About Kotagiri Medical Fellowship Hospital

               Kotagiri Medical Fellowship Hospital is a charitable Christian mission hospital in the town of Kotagiri that was established in the year 1941 to provide healthcare of the highest quality to the people of the Nilgiris. 

              The hospital is a registered charitable institution with highly qualified doctors and staff in different specialties including internal medicine, general surgery, pediatrics, neurology / neurosurgery, ophthalmology and pediatrics. Besides the regular outpatient and surgical facilities, the ICU and Emergency services provide round the clock medical care. The hospital also reaches out to the surrounding community through outreach medical programmes and palliative care services. 

               The hospital is currently managed by Christian Medical College, Vellore.

BRIEF HISTORY AND OVERVIEW                      

               Kotagiri Medical Fellowship hospital (KMF) is a 50-bedded hospital in the town of Kotagiri, located in the hilly Nilgiris district of Tamilnadu, India. KMF was started by a couple of intrepid women missionaries from England, Ms Monica Sutton and Ms Vera Nowell. Convinced of the need for medical work among the people in the hills, the two women moved to Kotagiri in 1937. The same year they repaired an abandoned cowshed on the plot of land they had bought, and with the help of a couple of locals converted it into a dispensary with an operating table. In the same year of 1937, Dr Pauline Jeffrey who was working at CMC Vellore contracted tuberculosis and was sent by Dr Ida Scudder to recuperate in Kotagiri. Burdened with the need of the region these three pioneers joined to consider organizing a regular medical work. In 1942, Dr Lydia Herlufsen, a general practitioner from Denmark joined KMF while she was stranded in India during the war and the hospital grew steadily from then. It was particularly known as an ‘Eye-hospital’ because of the excellent service provided by Dr Jeffrey. The hospital had grown since 1941 from a cowshed to have several blocks of buildings. The hospital reached a peak under the leadership of Dr Ashok Philip Oommen between 1980 and 1995. Following his period, there was a gradual decline in the affairs of the institution due to several reasons.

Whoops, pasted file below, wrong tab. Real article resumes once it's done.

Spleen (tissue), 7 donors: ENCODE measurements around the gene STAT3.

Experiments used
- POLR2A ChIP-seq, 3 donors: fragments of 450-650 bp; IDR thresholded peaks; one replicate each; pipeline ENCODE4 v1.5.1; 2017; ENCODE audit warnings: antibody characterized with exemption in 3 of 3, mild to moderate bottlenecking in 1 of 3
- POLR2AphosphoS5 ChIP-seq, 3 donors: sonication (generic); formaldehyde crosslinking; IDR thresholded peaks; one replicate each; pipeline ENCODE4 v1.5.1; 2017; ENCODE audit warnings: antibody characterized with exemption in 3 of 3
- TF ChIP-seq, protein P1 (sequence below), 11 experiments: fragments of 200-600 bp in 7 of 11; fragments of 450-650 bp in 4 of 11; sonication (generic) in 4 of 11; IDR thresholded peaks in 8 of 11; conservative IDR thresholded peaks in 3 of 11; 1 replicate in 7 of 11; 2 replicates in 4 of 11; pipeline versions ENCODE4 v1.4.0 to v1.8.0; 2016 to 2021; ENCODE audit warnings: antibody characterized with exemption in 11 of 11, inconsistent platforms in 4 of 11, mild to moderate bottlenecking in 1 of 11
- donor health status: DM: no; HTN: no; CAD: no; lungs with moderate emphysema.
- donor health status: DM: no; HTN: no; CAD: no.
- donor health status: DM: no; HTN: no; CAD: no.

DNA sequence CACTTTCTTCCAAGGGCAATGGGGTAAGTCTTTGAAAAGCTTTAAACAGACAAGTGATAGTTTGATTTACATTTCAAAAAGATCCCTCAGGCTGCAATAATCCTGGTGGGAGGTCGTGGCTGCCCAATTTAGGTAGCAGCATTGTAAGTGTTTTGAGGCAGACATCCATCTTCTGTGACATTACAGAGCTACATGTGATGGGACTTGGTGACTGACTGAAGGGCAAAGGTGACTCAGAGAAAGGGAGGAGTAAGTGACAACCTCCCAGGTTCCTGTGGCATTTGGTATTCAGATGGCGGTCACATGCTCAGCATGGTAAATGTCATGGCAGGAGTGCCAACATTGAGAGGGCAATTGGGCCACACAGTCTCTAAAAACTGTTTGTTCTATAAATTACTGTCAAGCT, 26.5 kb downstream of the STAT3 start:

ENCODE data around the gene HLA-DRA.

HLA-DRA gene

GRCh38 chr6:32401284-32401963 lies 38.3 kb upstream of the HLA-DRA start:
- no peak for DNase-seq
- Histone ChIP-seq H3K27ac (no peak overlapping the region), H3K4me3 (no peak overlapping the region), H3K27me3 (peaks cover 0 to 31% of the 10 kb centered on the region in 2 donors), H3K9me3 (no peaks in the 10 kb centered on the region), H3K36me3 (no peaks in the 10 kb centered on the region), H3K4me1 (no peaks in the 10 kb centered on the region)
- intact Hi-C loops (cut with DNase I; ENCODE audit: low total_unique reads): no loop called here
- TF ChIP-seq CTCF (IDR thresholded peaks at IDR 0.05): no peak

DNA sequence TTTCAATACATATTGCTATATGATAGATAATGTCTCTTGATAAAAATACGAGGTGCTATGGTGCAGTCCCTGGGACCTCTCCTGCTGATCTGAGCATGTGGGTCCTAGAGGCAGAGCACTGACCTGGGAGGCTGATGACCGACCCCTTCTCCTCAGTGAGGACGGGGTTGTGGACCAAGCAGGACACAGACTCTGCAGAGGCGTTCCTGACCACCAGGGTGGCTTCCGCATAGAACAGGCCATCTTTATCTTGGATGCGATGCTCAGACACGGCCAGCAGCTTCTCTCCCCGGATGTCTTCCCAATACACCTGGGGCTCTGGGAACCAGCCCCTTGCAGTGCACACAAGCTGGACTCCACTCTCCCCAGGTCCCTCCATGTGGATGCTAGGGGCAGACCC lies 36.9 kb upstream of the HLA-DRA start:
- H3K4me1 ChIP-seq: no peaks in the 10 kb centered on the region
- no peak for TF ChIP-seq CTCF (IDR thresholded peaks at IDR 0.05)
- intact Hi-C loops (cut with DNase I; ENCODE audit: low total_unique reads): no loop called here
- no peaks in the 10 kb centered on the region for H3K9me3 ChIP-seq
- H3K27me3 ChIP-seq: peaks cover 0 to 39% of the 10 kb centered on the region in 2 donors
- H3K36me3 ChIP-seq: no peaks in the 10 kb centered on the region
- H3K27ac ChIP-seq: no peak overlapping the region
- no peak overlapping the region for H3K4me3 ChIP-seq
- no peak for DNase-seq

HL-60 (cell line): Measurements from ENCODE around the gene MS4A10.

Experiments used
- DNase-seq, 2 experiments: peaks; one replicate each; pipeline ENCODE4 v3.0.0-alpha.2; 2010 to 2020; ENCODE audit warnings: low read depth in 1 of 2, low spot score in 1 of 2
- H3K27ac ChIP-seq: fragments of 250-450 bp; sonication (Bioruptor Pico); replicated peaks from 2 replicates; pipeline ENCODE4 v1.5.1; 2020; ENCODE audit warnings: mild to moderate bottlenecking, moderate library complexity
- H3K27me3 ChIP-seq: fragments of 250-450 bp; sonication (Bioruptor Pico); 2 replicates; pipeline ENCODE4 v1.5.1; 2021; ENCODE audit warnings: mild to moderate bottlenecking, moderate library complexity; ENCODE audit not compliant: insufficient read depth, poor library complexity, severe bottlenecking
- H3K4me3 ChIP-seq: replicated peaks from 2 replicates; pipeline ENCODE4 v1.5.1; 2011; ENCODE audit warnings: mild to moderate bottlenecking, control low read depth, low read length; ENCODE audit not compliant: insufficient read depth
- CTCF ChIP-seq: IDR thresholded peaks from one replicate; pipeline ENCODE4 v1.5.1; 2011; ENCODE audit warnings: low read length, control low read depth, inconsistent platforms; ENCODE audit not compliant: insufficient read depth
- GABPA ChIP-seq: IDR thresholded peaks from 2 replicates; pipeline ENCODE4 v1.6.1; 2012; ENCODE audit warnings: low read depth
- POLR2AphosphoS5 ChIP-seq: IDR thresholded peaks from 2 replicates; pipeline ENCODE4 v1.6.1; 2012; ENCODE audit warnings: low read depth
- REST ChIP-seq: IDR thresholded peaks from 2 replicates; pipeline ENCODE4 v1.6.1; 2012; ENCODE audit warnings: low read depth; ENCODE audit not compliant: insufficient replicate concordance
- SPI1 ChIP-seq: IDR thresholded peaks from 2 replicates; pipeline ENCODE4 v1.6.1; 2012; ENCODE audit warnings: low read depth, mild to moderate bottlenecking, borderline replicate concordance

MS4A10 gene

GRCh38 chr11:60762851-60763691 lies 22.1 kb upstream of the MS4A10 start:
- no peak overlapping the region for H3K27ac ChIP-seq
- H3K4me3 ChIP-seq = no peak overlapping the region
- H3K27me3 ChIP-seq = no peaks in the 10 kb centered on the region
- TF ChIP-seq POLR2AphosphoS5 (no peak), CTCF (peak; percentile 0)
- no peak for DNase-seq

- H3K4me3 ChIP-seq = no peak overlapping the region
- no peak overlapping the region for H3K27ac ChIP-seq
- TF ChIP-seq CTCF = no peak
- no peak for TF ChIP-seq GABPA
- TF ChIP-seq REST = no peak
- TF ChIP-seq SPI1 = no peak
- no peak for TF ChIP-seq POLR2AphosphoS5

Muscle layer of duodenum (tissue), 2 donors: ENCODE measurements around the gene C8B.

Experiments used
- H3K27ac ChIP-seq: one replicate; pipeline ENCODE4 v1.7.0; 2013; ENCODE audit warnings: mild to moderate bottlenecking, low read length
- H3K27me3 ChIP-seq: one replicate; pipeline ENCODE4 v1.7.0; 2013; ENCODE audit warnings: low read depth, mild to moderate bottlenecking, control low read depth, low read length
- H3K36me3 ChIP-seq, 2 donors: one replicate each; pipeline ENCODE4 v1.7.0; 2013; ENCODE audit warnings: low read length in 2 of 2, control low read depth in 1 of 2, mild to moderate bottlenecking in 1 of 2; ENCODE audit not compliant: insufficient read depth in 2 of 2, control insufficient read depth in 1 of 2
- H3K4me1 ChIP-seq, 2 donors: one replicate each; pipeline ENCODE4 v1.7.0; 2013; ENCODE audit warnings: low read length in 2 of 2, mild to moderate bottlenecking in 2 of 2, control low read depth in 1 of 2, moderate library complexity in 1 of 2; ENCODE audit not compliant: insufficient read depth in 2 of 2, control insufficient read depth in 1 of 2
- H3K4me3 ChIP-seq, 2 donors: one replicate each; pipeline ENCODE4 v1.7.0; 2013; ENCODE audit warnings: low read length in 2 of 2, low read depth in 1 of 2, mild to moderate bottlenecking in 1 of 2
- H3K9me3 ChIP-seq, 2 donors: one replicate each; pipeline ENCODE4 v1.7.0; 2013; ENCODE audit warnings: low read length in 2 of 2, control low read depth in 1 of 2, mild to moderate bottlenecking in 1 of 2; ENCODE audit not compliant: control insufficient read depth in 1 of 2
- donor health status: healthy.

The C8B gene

However, with the gradual decline in the hospital’s function, the management of the Trust approached CMC, Vellore to help revive the hospital and in 2017 KMF was taken over by the Christian Medical College (CMC), Vellore. After a formal take-over in August 2017, CMC has been striving to revive the hospital and its activities in the community around it. With CMC’s involvement, the hospital has shown signs of recovery, with a gradual but steady increase in patient numbers.

 

At present, there are 7 full-time doctors at the hospital:

Dr Lydia John, MD (Physician, Infectious disease)

Dr Koshy C. George, DCH; MD (Pediatrics)

Dr Jason Thomas, DNB (Family Medicine)

Dr Tony Abraham Thomas, MCh (Neurosurgery)

Dr Kamalakar K., MS (Orthopedics)

Dr Jane C. Joy, MS (Ophthalmology)

Dr Ancy Abraham, DCP, MD (Clinical pathology, Transfusion medicine)

 

We see patients with major illnesses like myocardial infarction, stroke, major fractures etc. and the Emergency room is open 24x7. Specialists from CMC Vellore come to visit and regular medical consultations are being held.  Vascular surgeons were invited to address the problem of varicose veins and there has been an overwhelming response, with some endovascular laser surgeries being performed, and more procedures planned in the future. There are regular visiting consultants in the field of Pulmonary medicine, ENT, Diabetes, Geriatrics and other specialities, from CMC Vellore and elsewhere. Home visits have started in the last 3 months, and a community programme is being planned.